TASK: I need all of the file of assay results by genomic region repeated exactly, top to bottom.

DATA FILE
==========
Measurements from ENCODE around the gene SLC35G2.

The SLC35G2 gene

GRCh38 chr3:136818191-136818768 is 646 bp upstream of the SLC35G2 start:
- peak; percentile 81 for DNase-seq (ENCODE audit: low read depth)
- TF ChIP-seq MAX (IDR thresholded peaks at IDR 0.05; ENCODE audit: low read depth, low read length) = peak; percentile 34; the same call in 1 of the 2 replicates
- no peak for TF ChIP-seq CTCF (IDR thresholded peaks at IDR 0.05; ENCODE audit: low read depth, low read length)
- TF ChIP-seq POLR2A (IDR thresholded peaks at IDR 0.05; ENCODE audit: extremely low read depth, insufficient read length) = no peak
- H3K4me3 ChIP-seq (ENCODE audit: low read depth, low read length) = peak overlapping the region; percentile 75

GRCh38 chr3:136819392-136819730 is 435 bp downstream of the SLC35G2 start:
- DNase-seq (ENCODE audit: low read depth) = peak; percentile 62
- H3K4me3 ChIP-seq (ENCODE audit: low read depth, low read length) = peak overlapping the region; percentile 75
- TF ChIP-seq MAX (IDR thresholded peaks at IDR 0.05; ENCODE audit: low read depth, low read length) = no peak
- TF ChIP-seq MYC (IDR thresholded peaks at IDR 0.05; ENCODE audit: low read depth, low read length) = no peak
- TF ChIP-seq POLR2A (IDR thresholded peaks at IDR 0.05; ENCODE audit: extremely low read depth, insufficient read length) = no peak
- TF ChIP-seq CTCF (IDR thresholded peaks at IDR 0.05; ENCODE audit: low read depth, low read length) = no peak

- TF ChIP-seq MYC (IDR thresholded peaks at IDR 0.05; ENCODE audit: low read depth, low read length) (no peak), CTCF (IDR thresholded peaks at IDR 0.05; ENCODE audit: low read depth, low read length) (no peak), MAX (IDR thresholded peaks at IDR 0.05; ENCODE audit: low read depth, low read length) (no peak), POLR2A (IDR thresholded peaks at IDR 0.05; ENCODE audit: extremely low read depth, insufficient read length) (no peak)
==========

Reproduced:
Measurements from ENCODE around the gene SLC35G2.

The SLC35G2 gene

GRCh38 chr3:136818191-136818768 is 646 bp upstream of the SLC35G2 start:
- peak; percentile 81 for DNase-seq (ENCODE audit: low read depth)
- TF ChIP-seq MAX (IDR thresholded peaks at IDR 0.05; ENCODE audit: low read depth, low read length) = peak; percentile 34; the same call in 1 of the 2 replicates
- no peak for TF ChIP-seq CTCF (IDR thresholded peaks at IDR 0.05; ENCODE audit: low read depth, low read length)
- TF ChIP-seq POLR2A (IDR thresholded peaks at IDR 0.05; ENCODE audit: extremely low read depth, insufficient read length) = no peak
- H3K4me3 ChIP-seq (ENCODE audit: low read depth, low read length) = peak overlapping the region; percentile 75

GRCh38 chr3:136819392-136819730 is 435 bp downstream of the SLC35G2 start:
- DNase-seq (ENCODE audit: low read depth) = peak; percentile 62
- H3K4me3 ChIP-seq (ENCODE audit: low read depth, low read length) = peak overlapping the region; percentile 75
- TF ChIP-seq MAX (IDR thresholded peaks at IDR 0.05; ENCODE audit: low read depth, low read length) = no peak
- TF ChIP-seq MYC (IDR thresholded peaks at IDR 0.05; ENCODE audit: low read depth, low read length) = no peak
- TF ChIP-seq POLR2A (IDR thresholded peaks at IDR 0.05; ENCODE audit: extremely low read depth, insufficient read length) = no peak
- TF ChIP-seq CTCF (IDR thresholded peaks at IDR 0.05; ENCODE audit: low read depth, low read length) = no peak

- TF ChIP-seq MYC (IDR thresholded peaks at IDR 0.05; ENCODE audit: low read depth, low read length) (no peak), CTCF (IDR thresholded peaks at IDR 0.05; ENCODE audit: low read depth, low read length) (no peak), MAX (IDR thresholded peaks at IDR 0.05; ENCODE audit: low read depth, low read length) (no peak), POLR2A (IDR thresholded peaks at IDR 0.05; ENCODE audit: extremely low read depth, insufficient read length) (no peak)